The following is an example of the need for delivery ratios in pollutant trading and demonstrates why delivery ratios must be understood before any trades can be made. The example examines a potential trade between a nonpoint source (located at River Mile 15) and a point source at River Mile 3. The receptor point for this trade would be at River Mile 0. This is the point at which the phosphorus from each source will be compared.

The Nonpoint Source has 100 kg of TP load in its runoff. Much of this phosphorus is lost to the river, however, so much less than 100 kg can be traded.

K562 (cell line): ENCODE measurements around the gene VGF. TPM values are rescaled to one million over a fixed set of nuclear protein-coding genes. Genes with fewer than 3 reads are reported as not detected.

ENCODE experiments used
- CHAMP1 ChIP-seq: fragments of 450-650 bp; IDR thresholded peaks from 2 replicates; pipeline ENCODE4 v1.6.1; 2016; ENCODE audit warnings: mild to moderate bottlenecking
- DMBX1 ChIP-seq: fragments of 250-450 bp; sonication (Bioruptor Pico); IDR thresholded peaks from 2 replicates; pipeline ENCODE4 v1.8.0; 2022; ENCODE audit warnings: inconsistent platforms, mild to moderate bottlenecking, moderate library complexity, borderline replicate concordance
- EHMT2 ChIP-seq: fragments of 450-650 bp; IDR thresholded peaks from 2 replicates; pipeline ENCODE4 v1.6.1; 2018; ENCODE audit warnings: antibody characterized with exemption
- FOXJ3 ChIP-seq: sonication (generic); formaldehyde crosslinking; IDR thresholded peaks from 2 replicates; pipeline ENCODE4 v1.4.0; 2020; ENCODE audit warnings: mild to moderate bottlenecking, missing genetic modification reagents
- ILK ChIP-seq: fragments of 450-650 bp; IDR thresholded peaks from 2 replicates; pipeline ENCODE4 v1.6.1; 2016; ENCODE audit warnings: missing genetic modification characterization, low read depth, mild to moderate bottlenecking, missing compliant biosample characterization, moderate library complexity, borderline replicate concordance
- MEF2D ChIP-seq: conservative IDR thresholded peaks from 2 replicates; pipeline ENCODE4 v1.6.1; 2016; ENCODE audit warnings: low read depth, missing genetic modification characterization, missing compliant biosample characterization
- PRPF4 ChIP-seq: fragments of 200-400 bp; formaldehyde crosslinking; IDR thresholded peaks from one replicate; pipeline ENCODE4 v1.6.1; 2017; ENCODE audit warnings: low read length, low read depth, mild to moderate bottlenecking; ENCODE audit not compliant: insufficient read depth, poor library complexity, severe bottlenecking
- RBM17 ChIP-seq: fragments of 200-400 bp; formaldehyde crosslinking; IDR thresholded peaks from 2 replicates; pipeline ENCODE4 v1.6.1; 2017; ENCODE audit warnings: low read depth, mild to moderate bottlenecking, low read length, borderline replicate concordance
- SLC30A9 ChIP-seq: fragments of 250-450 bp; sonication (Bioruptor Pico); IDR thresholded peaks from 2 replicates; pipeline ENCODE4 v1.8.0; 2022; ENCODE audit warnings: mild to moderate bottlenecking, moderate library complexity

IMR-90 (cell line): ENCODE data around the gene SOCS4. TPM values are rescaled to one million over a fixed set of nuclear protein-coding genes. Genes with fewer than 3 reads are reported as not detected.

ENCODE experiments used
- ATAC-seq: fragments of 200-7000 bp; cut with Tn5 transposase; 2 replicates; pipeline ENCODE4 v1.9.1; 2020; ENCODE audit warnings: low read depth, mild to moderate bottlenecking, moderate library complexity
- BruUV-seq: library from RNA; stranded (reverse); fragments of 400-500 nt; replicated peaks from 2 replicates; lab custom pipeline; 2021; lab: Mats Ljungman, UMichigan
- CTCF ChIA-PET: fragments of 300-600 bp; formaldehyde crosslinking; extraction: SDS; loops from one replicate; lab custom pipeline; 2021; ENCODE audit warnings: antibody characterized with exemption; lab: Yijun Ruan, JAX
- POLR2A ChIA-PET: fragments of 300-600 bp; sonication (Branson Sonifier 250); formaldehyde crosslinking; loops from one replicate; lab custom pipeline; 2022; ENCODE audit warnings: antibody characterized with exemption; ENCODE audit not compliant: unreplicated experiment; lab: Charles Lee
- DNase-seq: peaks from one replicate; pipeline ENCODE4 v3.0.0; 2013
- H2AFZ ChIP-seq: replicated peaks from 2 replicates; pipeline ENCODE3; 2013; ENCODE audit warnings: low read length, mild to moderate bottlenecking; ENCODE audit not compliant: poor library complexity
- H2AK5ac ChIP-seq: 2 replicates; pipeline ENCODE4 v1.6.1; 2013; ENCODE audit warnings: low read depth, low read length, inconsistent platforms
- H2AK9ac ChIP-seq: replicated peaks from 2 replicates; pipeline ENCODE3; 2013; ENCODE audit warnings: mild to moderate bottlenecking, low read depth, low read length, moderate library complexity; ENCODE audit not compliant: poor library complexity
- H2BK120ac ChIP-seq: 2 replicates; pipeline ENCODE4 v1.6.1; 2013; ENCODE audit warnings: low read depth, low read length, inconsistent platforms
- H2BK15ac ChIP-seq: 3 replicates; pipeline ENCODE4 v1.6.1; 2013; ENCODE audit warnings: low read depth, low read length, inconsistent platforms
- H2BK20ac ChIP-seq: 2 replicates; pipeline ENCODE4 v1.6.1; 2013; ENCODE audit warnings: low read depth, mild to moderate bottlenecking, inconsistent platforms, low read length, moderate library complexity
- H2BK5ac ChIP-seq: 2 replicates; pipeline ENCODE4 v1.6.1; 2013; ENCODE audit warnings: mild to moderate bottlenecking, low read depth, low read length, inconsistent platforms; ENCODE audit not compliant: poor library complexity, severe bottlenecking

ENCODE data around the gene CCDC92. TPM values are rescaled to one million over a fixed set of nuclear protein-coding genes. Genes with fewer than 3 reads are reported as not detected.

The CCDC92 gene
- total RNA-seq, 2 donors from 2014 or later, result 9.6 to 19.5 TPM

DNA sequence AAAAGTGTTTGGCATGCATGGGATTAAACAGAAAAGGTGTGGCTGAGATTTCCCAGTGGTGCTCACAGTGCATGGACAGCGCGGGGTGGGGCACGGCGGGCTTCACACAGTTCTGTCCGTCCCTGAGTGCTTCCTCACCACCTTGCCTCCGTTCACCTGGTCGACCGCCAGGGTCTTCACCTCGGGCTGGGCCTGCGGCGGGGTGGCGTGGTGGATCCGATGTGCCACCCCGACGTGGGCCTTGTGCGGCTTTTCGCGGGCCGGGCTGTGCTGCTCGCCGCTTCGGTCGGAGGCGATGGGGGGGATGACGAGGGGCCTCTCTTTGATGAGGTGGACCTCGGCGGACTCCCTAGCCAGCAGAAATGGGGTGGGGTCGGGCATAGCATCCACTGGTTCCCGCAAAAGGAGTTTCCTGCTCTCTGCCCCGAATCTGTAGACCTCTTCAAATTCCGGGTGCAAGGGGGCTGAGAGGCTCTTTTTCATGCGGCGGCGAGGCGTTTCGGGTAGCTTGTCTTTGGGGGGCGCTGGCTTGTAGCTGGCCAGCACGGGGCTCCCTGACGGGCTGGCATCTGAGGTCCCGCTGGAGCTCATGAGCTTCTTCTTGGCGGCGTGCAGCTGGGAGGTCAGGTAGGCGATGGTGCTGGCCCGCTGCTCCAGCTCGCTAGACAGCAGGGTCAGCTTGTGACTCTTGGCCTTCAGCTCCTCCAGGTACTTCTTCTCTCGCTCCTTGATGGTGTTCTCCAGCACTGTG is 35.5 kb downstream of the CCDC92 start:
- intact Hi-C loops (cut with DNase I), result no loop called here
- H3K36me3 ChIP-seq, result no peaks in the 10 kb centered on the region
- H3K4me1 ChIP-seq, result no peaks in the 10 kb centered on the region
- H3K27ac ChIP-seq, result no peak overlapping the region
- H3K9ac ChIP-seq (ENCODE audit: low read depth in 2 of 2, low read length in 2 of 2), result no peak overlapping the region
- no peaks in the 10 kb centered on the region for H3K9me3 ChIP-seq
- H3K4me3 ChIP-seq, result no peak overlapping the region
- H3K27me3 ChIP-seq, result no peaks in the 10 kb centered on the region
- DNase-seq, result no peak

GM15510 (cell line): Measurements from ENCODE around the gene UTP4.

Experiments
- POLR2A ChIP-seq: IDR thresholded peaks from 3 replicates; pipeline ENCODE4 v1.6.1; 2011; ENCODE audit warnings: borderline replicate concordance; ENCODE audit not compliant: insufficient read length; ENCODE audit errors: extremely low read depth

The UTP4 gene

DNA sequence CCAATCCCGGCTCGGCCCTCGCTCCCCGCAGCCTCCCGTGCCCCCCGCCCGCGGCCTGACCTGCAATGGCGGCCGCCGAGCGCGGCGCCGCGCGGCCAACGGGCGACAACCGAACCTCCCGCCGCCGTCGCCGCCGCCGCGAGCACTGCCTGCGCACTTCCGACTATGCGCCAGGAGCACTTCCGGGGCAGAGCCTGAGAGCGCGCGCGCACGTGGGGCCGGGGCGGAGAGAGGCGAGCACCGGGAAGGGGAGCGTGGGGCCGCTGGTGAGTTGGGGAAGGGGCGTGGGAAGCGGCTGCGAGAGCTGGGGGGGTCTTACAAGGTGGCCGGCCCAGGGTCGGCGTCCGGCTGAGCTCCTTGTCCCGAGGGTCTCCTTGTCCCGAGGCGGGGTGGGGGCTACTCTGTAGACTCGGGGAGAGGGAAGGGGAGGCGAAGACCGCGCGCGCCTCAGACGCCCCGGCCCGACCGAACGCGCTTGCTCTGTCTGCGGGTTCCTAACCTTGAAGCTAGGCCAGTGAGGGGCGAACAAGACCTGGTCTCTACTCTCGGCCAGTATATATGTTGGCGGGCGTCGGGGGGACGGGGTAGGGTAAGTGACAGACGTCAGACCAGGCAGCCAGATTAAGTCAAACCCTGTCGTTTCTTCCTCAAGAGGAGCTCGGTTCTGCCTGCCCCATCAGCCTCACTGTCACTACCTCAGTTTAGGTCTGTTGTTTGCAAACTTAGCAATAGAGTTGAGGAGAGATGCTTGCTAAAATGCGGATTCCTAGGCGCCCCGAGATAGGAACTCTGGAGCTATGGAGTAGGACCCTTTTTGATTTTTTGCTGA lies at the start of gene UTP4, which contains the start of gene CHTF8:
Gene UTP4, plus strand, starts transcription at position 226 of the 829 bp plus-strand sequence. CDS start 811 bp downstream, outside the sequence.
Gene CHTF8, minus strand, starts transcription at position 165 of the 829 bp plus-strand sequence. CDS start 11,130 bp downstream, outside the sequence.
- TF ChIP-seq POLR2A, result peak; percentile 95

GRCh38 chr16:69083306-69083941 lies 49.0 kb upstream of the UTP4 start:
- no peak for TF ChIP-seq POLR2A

• 10% of the runoff load is removed through uptake or settling between River Mile 15 and River Mile 7 (approximately 90 kg is left at River mile 7)
  • At River Mile 7, half of the remaining phosphorus is removed at an agricultural diversion (approximately 45 kg left).
  • Another 10% of the load is lost through uptake or settling as the remaining phosphorus moves from River Mile 7 to the Receptor point at River Mile 0 (approximately 40.5 kg left)

Therefore only 40.5 kg of the original 100 kg from the nonpoint source located at River Mile 15 can be traded. It’s delivery ratio is 40.5/100 = 0.405.

In contrast, a point source located at River Mile 3 loses only 10% from its point of discharge at River mile 3 to River mile 0 (approximately 90 kg left). Its delivery ration is 90/100 = 0.9.